'The Help': Runaway Literary Hit Keeps Book Clubs Buzzing

Soon to be a film, the novel strikes a chord with women of diverse backgrounds.

July 13, 2011 — -- It's a relationship almost everyone can relate to: the bond between a child and a caretaker. It begins in those early tender and trying moments and can undoubtedly last a lifetime. Stories on this invaluable rapport found a voice in a little book that became the unlikely success story of the literary world and even spawned a new feature film by the same name. "The Help" examines the intimate and complicated relationship between black maids and their white employers whose children they loved and raised in the 1960s in Jackson, Miss.

Despite 60 rejection letters, first-time author Katherine Stockett never gave up, and her hard work paid off. "The Help" became a runaway hit, spending more than 100 weeks on the New York Times bestseller list and selling more than three million copies. It is now number 1 in fiction paperback sales and the upcoming film, produced by Disney -- the parent company of ABC News -- and Dreamworks, premieres nationwide August 10, 2011.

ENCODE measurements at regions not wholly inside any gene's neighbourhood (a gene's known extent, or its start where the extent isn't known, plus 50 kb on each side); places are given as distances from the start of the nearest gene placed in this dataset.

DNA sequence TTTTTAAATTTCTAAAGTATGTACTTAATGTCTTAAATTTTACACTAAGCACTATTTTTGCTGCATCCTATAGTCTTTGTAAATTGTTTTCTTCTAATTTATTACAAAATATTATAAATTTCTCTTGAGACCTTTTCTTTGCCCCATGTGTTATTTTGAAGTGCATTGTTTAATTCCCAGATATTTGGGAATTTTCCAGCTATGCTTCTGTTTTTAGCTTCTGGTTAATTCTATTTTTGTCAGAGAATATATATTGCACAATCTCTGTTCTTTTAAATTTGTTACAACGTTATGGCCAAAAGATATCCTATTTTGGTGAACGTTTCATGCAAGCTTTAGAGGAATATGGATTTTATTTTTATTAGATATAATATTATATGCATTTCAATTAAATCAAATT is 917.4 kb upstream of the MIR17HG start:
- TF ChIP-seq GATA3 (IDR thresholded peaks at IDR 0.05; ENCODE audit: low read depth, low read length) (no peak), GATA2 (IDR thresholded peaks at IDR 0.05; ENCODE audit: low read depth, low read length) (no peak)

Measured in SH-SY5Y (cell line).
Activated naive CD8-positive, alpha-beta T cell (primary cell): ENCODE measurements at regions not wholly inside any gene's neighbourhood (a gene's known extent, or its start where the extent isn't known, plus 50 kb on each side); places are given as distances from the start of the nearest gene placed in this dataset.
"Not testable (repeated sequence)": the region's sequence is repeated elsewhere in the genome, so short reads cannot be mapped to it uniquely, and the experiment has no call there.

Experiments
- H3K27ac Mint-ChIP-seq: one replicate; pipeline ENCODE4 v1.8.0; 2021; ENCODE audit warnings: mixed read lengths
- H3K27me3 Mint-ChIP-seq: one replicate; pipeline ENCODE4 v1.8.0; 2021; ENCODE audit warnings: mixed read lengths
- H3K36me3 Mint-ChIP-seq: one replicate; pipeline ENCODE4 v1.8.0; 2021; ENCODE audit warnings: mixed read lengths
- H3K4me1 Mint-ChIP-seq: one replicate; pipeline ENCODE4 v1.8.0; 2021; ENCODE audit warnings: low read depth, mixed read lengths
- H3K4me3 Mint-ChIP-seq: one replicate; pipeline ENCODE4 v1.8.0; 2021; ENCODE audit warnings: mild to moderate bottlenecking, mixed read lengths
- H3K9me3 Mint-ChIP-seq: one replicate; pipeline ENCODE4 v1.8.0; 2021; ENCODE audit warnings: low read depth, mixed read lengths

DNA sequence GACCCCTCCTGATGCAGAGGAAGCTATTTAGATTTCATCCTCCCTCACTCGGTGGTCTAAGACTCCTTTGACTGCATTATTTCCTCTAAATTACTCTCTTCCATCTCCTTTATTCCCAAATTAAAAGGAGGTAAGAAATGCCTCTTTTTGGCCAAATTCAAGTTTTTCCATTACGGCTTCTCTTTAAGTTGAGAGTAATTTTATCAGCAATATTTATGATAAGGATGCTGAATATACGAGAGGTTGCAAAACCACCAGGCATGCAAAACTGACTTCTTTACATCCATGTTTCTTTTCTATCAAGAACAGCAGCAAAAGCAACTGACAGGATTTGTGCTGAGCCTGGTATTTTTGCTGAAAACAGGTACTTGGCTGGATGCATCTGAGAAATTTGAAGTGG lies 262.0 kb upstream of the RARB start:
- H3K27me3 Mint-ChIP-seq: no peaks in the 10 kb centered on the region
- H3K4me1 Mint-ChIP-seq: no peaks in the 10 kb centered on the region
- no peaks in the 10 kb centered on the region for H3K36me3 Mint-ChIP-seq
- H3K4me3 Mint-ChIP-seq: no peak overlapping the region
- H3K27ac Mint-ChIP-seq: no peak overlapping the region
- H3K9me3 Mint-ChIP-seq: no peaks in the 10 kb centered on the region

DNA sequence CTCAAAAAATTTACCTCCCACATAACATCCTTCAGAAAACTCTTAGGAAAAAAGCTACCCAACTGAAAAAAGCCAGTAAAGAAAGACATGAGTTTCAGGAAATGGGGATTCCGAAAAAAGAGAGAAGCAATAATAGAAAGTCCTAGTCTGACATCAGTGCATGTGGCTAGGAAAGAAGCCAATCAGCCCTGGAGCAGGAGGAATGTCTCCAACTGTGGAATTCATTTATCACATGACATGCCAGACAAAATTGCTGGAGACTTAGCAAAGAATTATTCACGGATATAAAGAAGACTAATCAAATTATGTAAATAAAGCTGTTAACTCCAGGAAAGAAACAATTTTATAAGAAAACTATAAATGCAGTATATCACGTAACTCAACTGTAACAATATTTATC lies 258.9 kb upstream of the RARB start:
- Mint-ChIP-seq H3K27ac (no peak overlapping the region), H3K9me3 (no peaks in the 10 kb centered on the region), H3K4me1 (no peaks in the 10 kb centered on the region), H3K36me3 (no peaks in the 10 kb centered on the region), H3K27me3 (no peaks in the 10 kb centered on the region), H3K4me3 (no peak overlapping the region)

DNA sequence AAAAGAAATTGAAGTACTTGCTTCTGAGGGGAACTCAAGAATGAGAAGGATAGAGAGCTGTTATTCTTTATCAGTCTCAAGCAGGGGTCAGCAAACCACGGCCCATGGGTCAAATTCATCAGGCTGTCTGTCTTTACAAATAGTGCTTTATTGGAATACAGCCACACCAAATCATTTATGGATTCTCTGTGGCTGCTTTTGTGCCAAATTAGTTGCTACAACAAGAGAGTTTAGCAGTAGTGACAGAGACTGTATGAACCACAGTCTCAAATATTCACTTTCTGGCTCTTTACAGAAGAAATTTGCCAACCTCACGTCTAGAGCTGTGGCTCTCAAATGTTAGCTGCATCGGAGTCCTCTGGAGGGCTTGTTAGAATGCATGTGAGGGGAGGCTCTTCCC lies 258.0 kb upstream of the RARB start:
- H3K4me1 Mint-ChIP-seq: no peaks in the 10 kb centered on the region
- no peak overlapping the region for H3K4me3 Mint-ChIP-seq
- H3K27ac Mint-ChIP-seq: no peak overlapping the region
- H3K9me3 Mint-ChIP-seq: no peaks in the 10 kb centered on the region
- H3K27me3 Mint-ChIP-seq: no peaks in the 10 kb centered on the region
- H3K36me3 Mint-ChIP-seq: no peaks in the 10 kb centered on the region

"The Help" became a must-read in book clubs across the country and made its way to the Essex Road Book Club in Maplewood, N.J.. The members of the book club have been meeting for a decade now and their backgrounds run the gamut, as long-time member Karen Duncan says: "From England to New England. From the Midwest to the South; different cultures, religions, ethnicities, but now all living in suburban New Jersey and love to read."

Their recent discussion on "The Help" went well into the night as they embarked on a powerful conversation on race, culture and moral compass. In the video above, they share why they are fascinated by the novel.

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